Western Sooty Grunter, Hephaestus jenkinsi (Whitley 1945)

Other Names: Black Bream, Jenkins Grunter, Jenkins' Grunter, Jenkin's Sooty Grunter, Ord River Grunter, Sooty Grunter

Western Sooty Grunter, Hephaestus jenkinsi. Source: photographer unknown. License:

A pale to dark brown or greenish-grey grunter sometimes with a bronze tinge, noticeably darker scale margins, and a reddish eye with a pale line below. Juveniles have a black spot at the bases of the soft dorsal and anal fins, and irregular black lines along the sides. Adults often develop large blubbery lips.

Cite this page as:
Gomon, M.F. & Bray, D.J. 2022, Hephaestus jenkinsi in Fishes of Australia, accessed 27 May 2024, https://fishesofaustralia.net.au/home/species/692

Western Sooty Grunter, Hephaestus jenkinsi (Whitley 1945)

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Widespread in the Kimberley Region, Western Australia (absent from the King Georges River), to the Victoria River, Northern Territory. Inhabits clear to turbid waters in both still and rapidly running freshwater habitats over sand, mud, and rocky substrates.


Dorsal fin XI-XIII, 11-12; Anal fin III, 7-8; Pectoral fin 15-17; Pelvic fin I, 5; LL 46-52; Transverse scales 7-10/1/14-17; Gill rakers 5-8+1+15-18; Vertebrae 10+15.

Body moderately deep, 2.6-3.0 in SL, ovate, slightly compressed; dorsal profile more pronounced than ventral, straight or slightly convex to dorsal origin in young, more convex in adults; ventral profile nearly straight from lower lip to pelvic insertion in young, slightly convex in adults, straight from pelvic insertion to anus. Head length 2.55-2.95 in SL; snout length 2.7-3.1 in HL. Nostrils separated by a distance equal to one-half of eye diameter. Interorbital region smooth. Eye width 2.7-5.6 in HL. Jaws equal, length 2.85-3.5 in HL; gape oblique; lips fleshy, in some specimens developing fleshy pads curling posteriorly on both lips, lip flap on lower lip continuous across ventral midline; maxillary reaching to or slightly beyond vertical drawn through posterior nostril; teeth conic, recurved, with brown tips, outer row enlarged and followed by a villiform band; no teeth on vomer or palatines. Lacrimal serrate posteriorly in young, less so in adults or smooth. Preoperculum serrate; serrations larger on angle. Lower opercular spine larger and stronger; not extending beyond edge of opercular lobe. Posttemporal expanded posteriorly, exposed, serrate along posterior edge. Cleithrum exposed; posterior edge serrate; scales on side. Supracleithrum exposed.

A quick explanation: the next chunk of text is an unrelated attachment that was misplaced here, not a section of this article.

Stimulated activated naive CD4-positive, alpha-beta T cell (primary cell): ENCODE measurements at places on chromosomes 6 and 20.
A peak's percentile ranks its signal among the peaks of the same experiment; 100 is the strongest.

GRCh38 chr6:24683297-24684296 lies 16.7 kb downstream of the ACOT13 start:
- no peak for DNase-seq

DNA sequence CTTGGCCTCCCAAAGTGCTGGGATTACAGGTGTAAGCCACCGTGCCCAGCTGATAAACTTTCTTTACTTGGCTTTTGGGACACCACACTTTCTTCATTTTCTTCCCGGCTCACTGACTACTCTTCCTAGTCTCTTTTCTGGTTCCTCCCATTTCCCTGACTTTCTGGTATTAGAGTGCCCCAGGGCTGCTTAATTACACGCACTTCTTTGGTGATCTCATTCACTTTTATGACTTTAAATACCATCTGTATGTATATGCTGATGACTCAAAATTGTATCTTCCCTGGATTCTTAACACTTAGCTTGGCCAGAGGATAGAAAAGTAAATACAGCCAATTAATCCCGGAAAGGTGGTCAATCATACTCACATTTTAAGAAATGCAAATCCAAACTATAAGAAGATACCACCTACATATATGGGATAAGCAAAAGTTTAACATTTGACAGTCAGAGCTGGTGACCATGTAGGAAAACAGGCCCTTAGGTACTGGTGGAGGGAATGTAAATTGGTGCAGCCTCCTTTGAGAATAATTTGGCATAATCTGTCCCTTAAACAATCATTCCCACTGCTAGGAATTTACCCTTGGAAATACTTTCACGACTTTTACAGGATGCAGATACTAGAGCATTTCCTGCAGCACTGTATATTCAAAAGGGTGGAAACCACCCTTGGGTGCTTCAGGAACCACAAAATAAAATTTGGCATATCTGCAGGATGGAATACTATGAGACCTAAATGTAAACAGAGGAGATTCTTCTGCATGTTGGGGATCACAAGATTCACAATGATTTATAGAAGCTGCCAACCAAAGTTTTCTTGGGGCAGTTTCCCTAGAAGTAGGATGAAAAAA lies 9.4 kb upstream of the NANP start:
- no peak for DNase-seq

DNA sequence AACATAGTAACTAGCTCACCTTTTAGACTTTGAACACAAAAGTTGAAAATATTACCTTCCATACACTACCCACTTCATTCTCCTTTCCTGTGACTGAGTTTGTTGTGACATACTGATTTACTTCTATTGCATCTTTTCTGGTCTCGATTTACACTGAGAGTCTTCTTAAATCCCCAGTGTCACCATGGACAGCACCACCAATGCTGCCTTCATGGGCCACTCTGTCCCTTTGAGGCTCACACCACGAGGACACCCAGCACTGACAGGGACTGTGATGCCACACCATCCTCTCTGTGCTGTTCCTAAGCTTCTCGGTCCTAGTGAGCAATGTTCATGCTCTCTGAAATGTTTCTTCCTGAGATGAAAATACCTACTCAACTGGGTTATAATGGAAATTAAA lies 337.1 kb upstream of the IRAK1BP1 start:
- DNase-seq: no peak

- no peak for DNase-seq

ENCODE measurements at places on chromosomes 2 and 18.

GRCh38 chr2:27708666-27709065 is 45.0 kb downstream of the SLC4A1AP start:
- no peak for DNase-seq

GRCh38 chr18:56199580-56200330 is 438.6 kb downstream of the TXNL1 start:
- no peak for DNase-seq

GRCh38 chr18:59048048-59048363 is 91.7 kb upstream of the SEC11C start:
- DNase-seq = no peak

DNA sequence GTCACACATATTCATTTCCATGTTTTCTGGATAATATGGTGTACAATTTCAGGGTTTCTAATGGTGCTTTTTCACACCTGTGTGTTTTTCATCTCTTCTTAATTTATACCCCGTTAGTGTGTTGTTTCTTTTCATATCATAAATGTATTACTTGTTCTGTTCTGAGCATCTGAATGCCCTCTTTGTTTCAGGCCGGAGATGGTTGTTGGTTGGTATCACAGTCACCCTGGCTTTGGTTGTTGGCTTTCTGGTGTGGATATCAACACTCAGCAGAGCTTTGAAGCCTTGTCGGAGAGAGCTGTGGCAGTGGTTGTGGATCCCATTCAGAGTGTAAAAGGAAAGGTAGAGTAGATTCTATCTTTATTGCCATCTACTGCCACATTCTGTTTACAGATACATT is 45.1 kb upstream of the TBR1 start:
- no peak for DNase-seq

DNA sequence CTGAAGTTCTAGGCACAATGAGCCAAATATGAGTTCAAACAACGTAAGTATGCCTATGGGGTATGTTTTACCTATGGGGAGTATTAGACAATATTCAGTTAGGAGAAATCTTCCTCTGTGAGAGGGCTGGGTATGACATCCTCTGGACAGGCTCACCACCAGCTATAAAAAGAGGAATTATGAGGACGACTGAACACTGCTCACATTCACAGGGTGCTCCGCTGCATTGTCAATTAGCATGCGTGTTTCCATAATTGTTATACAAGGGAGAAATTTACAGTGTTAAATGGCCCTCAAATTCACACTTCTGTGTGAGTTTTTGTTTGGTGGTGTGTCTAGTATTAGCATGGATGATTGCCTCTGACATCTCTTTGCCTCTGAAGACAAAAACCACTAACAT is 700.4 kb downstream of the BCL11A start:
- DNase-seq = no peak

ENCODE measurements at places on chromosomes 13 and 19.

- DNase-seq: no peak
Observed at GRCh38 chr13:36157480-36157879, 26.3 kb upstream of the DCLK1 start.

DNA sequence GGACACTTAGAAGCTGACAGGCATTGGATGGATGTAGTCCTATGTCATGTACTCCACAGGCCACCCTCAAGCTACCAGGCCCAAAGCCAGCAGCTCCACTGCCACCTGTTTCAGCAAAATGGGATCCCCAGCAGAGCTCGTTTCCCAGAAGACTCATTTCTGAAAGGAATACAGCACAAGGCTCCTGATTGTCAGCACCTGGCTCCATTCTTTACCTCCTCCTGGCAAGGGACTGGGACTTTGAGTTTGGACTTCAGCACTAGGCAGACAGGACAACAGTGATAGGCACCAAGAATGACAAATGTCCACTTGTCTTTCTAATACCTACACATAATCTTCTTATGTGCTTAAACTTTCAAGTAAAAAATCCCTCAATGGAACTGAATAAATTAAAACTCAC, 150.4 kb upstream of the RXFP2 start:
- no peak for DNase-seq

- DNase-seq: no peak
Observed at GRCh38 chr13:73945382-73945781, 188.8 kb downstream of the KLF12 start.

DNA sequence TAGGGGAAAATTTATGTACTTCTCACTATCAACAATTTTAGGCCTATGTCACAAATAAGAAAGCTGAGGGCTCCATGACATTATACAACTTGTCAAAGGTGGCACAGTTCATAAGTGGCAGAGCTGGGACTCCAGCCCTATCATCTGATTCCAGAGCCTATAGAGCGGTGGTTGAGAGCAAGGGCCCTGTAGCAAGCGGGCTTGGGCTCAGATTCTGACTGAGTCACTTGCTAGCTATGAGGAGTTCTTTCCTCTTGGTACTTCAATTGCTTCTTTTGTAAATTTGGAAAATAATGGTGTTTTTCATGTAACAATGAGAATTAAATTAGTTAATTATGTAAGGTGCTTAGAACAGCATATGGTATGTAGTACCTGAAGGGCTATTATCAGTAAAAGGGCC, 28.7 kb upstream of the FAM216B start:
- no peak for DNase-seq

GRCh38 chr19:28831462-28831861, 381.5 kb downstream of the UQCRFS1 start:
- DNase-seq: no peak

Scales finely ctenoid; lateral line continuous, smoothly curved; 4-6 scales on caudal fin; 8-10 scales above lateral line; 15-19 scales below lateral line; 13-14 predorsal scales to occiput; 2-3 rows of scales in sheath at base of dorsal fin, sheath extending to sixth to ninth dorsal ray-, 3-4 rows of scales in sheath at base of anal fin, sheath extending to fifth anal ray; cheek scales in 6-9 rows.

Dorsal fin continuous, base 1.9-2.15 in SL; spinous portion arched; first spine short; fourth to seventh longest, 2.9-3.5 in HL; those following decreasing gradually in length to last; soft dorsal rays longer than longest dorsal spines, longest 2.22.6 in HL; soft dorsal rounded. Second anal spine strongest, 2.3-3.0 in HL, longer than third, but shorter than longest anal rays; longest anal ray 1.9-2.8 in HL; soft anal rounded. Pectoral fins asymmetrically pointed; fourth or fifth ray longest. Ventral fins pointed; first ray longest, reaching two-thirds of distance to anus. Caudal fin emarginate.


To 40cm SL, commonly to 20cm SL


Overall pale brown nearly to black, head and body darker dorsally, pale ventrally; opercular membrane darker than rest of head in many. Spinous portion of dorsal fin dusky basally, spines paler; soft dorsal with dark basal blotch and pale edge, getting darker overall with age. Spinous portion of anal fin dusky, spines paler; soft portion dusky with a paler margin, and a dark blotch near base. Caudal fin dusky, pectoral fin dusky with a dark blotch at base, pelvic fins clear to slightly dusky.


Feeds mostly on small fishes and invertebrates such as prawns.


Females lay demersal eggs that sink to the bottom. The eggs are then guarded and fanned by her male partner until the larvae hatch.


This popular angling fish is considered very good eating. 

Western Sooty Grunter (locally called Black Bream) are also a very popular with indigenous fishers and is an important food fish for indigenous Australians in the Fitzroy River River catchment of the Kimberley and the Northern Territory. Aboriginal people mostly use small Bony Bream (Nematalosa erebi) and small Spangled Perch (Leiopoterapon unicolor) as bait to catch the grunters.


Pusey et al. (2016) suggested that Hephaestus jenkinsi might be a synonym of H. fuliginosus.


The species is named for "Mr. C. F. H. Jenkins, Government Entomologist of Western Australia", who collected holotype.

Species Citation